by Jonathan Cristaldi
You may not realize it, but the language you use for tasting wine often includes the same words you use to describe other things you consume every day, such as coffee, chocolate, or berries. It’s also important to remember that none of us have the same tasting experience; your experience of “fruity” might dramatically differ from someone else’s. We’ve identified six descriptors that will help you understand and talk about wine: “Fruity,” “Acidic,” “Oaky,” “Tannic,” “Sweet,” and “Body.” Below, we break down what these words mean and how to use them so you can better recognize your wine preferences.
Our Master Wine Team has identified six main attributes of a wine that can be defined by four varying levels of intensity. While there are many different factors that can impact the way a wine tastes, the six components listed below are the most consistent. Learning about these will not only help you identify what you like about certain wines, but it can also help you discover new wines. We’re not exactly suggesting that you memorize the suggestions below, but if anything, they’ll help get you started on talking like the wine pro you always knew you could be.
To boot, we’ve further decoded our Wine Access flavor profiles and scoring system, but here’s an overview and guide to help you master the art of talking through these six attributes of a wine:
Acids are one of the four things that our tongues can taste along with bitterness, saltiness, and sweetness. When tasting acidity in wine, think of the soft acids of milk at one end of the spectrum and lemon juice at the other end, with infinite variation in between.
Say it about high acid: “This wine has mouthwatering acidity! It’s like biting into a freshly picked lemon and it makes your mouth salivate!”
Say it about low acid: “This wine is creamy with soft acidity. It’s like taking a gulp of a glass of whole milk!”
Wines with no oak tend to be fresh, fruity, floral. As the level of new–oak influence increases, you begin to taste subtle baking spices, grilled nuts, and vanilla, all the way through to chocolate and caramel in the oakiest of wines.
Say it about an unoaked red: “This is an incredibly fruity wine, showing bright berry flavors and no oakiness!”
Say it about a heavily-oaked red: “I really love the rich, spicy oak flavors in this red — they remind me of cinnamon and baking spices.”
Tannins provide structure to both red and white wines, though more obviously in red wines as they are invariably fermented in contact with skins, seeds, and sometimes stems. Tannin is the drying effect on the finish, similar to when drinking tea.
Say it about a slightly-tannic wine: “This is a really juicy wine, and is quite soft with very little tannin structure.”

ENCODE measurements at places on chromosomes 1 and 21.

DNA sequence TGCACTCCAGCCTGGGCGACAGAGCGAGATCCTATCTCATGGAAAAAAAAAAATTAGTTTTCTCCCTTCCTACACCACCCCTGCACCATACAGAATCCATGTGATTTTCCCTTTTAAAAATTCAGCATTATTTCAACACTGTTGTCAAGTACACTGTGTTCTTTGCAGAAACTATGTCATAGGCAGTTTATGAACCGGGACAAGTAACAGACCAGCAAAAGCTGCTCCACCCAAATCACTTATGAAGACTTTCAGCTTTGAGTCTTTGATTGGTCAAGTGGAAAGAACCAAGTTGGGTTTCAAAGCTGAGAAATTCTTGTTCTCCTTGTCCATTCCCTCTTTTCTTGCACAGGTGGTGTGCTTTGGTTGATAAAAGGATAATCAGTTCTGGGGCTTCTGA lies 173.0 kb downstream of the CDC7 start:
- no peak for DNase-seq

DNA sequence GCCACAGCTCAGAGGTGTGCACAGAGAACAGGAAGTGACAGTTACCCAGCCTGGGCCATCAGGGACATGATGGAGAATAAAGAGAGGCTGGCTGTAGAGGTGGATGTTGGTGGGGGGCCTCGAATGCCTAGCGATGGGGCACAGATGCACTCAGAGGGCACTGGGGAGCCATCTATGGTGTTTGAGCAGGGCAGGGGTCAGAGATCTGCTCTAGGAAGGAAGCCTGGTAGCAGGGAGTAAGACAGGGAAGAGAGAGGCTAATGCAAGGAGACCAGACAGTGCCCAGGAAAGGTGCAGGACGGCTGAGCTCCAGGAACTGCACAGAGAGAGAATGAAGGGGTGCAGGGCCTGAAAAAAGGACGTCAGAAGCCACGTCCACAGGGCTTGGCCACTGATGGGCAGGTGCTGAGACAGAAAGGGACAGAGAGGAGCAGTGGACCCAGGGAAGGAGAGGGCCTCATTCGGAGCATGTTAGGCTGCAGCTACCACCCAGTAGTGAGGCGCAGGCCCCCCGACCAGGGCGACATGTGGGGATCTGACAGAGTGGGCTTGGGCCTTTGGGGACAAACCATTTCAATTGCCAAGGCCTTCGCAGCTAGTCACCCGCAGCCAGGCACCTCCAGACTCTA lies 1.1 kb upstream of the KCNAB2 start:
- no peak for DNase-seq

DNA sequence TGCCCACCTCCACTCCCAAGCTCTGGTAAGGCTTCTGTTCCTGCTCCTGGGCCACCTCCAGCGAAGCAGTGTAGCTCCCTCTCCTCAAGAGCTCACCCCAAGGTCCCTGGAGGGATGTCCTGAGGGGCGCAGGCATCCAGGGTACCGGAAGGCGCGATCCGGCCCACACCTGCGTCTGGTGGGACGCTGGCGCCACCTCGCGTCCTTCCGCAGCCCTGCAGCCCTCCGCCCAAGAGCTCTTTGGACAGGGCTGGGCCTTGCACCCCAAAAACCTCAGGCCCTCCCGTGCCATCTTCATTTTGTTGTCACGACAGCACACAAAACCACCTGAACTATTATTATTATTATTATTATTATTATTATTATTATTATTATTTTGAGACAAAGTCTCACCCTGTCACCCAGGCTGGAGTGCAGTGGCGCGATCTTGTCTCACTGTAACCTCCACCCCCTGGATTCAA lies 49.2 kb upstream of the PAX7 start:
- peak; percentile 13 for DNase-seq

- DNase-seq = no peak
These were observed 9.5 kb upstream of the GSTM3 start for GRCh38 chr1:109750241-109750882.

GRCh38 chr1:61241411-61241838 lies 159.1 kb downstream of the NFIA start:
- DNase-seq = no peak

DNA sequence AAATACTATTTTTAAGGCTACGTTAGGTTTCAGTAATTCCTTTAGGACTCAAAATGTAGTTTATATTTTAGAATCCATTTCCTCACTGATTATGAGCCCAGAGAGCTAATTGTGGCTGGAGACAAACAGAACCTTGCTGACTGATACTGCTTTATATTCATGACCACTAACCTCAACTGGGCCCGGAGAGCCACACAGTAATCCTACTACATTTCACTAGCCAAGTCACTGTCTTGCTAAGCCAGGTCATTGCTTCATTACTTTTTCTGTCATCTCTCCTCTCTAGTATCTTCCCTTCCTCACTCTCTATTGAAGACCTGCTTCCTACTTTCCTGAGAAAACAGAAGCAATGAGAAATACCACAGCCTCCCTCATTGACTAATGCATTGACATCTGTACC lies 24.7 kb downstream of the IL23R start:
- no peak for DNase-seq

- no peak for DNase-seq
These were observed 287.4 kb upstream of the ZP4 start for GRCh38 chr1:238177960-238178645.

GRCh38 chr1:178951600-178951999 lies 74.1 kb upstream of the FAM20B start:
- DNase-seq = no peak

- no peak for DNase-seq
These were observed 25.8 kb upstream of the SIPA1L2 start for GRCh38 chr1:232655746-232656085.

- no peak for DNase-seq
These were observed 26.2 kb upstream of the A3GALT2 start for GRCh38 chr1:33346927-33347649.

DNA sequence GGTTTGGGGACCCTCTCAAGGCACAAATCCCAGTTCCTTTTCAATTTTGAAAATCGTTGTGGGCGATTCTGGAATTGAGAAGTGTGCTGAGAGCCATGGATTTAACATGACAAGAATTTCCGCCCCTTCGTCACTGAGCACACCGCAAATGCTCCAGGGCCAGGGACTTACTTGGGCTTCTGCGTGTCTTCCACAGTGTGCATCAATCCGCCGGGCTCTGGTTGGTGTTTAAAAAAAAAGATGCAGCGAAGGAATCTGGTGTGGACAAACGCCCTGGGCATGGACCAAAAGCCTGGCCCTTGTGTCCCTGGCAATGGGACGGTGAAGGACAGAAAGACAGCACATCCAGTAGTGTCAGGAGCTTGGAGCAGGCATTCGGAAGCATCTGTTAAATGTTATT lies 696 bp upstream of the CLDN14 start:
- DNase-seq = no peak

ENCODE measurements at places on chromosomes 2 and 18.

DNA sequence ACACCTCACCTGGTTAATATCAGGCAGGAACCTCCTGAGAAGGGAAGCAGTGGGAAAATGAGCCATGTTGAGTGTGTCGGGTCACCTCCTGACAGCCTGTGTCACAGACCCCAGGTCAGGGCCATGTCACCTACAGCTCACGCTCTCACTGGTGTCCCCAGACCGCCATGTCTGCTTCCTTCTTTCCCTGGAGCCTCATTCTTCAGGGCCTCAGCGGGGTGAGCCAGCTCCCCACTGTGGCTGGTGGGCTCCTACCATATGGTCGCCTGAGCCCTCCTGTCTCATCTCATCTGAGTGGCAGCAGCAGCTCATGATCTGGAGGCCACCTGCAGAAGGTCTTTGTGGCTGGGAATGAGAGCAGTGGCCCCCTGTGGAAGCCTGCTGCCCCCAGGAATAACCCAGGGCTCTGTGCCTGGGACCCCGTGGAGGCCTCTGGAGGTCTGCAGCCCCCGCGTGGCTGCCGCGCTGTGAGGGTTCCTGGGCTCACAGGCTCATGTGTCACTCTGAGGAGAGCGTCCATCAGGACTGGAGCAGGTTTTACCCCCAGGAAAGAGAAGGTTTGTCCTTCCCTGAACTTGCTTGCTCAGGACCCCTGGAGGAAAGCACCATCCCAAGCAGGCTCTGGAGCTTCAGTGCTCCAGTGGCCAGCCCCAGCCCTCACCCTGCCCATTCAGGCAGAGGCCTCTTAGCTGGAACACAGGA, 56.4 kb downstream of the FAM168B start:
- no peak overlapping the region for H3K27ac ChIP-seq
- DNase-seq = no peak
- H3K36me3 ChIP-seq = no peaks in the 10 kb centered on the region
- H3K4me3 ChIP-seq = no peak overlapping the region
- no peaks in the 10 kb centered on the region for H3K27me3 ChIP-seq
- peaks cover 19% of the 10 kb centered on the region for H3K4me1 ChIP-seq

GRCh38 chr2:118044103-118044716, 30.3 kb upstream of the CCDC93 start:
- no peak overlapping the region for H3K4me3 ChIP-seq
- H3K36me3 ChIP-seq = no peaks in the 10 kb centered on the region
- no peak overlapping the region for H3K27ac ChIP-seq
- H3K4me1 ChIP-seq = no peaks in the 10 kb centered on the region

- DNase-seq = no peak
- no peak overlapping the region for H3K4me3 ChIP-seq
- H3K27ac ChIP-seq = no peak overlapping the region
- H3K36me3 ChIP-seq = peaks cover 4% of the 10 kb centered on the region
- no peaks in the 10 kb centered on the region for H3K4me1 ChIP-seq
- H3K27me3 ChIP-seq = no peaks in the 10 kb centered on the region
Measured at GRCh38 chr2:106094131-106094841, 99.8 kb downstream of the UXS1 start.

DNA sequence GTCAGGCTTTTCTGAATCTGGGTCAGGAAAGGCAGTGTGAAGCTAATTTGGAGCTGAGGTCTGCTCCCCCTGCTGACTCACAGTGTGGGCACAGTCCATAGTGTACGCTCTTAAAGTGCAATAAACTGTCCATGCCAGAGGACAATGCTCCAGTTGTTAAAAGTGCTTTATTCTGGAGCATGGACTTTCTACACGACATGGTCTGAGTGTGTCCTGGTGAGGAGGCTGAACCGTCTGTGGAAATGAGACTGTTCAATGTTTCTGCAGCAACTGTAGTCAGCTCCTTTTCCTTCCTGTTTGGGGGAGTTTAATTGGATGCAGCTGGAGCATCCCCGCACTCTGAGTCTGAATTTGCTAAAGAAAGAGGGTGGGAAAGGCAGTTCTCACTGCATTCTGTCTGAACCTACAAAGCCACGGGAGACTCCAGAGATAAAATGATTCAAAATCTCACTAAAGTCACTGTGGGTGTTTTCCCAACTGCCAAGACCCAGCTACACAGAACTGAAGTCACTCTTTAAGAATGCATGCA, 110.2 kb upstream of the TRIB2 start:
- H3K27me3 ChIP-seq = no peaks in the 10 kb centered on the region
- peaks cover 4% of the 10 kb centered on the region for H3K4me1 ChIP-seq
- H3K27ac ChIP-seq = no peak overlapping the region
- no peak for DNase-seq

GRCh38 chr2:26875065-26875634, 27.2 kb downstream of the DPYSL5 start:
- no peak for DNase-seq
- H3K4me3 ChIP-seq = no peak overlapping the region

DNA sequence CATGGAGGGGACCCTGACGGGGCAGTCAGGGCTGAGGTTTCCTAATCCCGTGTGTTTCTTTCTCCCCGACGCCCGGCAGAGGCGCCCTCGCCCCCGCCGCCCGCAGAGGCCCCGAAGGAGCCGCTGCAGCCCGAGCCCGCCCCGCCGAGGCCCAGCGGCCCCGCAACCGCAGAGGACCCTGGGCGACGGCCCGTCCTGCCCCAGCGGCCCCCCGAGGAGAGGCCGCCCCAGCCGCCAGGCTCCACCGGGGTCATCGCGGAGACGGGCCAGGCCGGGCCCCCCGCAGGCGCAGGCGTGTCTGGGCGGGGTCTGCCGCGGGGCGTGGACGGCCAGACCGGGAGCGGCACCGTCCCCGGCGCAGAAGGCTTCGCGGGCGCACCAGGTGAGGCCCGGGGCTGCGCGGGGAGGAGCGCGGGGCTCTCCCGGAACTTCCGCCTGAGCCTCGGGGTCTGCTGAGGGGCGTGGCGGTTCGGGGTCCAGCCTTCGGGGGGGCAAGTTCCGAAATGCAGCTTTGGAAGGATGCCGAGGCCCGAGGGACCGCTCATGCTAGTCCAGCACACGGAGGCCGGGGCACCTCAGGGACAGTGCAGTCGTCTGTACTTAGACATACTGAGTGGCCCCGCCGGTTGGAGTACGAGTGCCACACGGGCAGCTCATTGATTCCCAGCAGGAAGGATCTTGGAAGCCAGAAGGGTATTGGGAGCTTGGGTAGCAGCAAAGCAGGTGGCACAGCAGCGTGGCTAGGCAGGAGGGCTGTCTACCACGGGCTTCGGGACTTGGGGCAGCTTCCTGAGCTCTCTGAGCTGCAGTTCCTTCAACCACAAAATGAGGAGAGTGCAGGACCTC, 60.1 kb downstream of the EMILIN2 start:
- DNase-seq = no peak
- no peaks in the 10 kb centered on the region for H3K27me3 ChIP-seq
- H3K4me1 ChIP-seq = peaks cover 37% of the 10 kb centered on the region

Say it about a heavily-tannic wine: “Wow! I can feel the grittiness and my mouth is drying out from the heavy, robust tannins in this red.”
The ripeness and intensity of fruit for each wine depends on climate, grape variety, and the stylistic choices of the winemaker — particularly the harvest date. Fruit intensity and ripeness can be detected both on the nose in terms of fruit aroma, and on the palate in terms of fruit richness and fleshiness.
Say it about a fruity white wine: “I really love the citrusy notes I’m smelling, and after tasting can really notice the tart lemon-flavors on the palate, which are even a bit creamy!”
Say it about a fruity red wine: “I really love the bright red berry aromas, which, after tasting the wine becomes darker, and more like blackberry or black cherry fruit.”
The overall weight of the wine in the mouth. Think of the difference in palate weight between the different types of milks, with lightest bodied wines as having the body of fat free milk and the fullest bodied wines the weight of whole milk.
Say it about a light-bodied white wine: “This is a brilliant white, and its crisp and mineraly and in the mouth feels a lot like skim milk — almost airy and ethereal in texture. I love it!”
Say it about a full-bodied red wine: “You have to try this! It’s just unbelievably rich, and weighty, like taking a big gulp of whole milk — or even chocolate milk — and it’s totally hedonistic and delicious.”
Like acidity, sweetness is a taste that can be perceived by the tongue. Sweetness can be balanced by other components in the wine, particularly acid and tannin, so sweetness can be cloying or help smooth out the wine, depending on the overall balance.
Say it about an off-dry (almost imperceptibly) sweet wine: “Oh, this is good. There’ just a hint of sweetness on the tip of my tongue, but there’s lots of juicy acidity to keep it lively and fresh.”
Say it about a fully sweet white wine: “This is unreal! It’s just everything you ever wanted in a dessert wine — it’s rich and unctuous and viscous and beautifully sweet, like the best 3-Michelin-Star dessert you’ve ever had, only liquified!”
And there you have it. For practicality’s sake, the wines curated in our Wine Access store each include a flavor profile to help you understand the complexities of the wine. These flavor profiles provide a deeper understanding of each wine so you can pinpoint the attributes you enjoy in wine. And with this guide, you can really know (or at least sound like you know) what you’re talking about when you’re talking about a wine.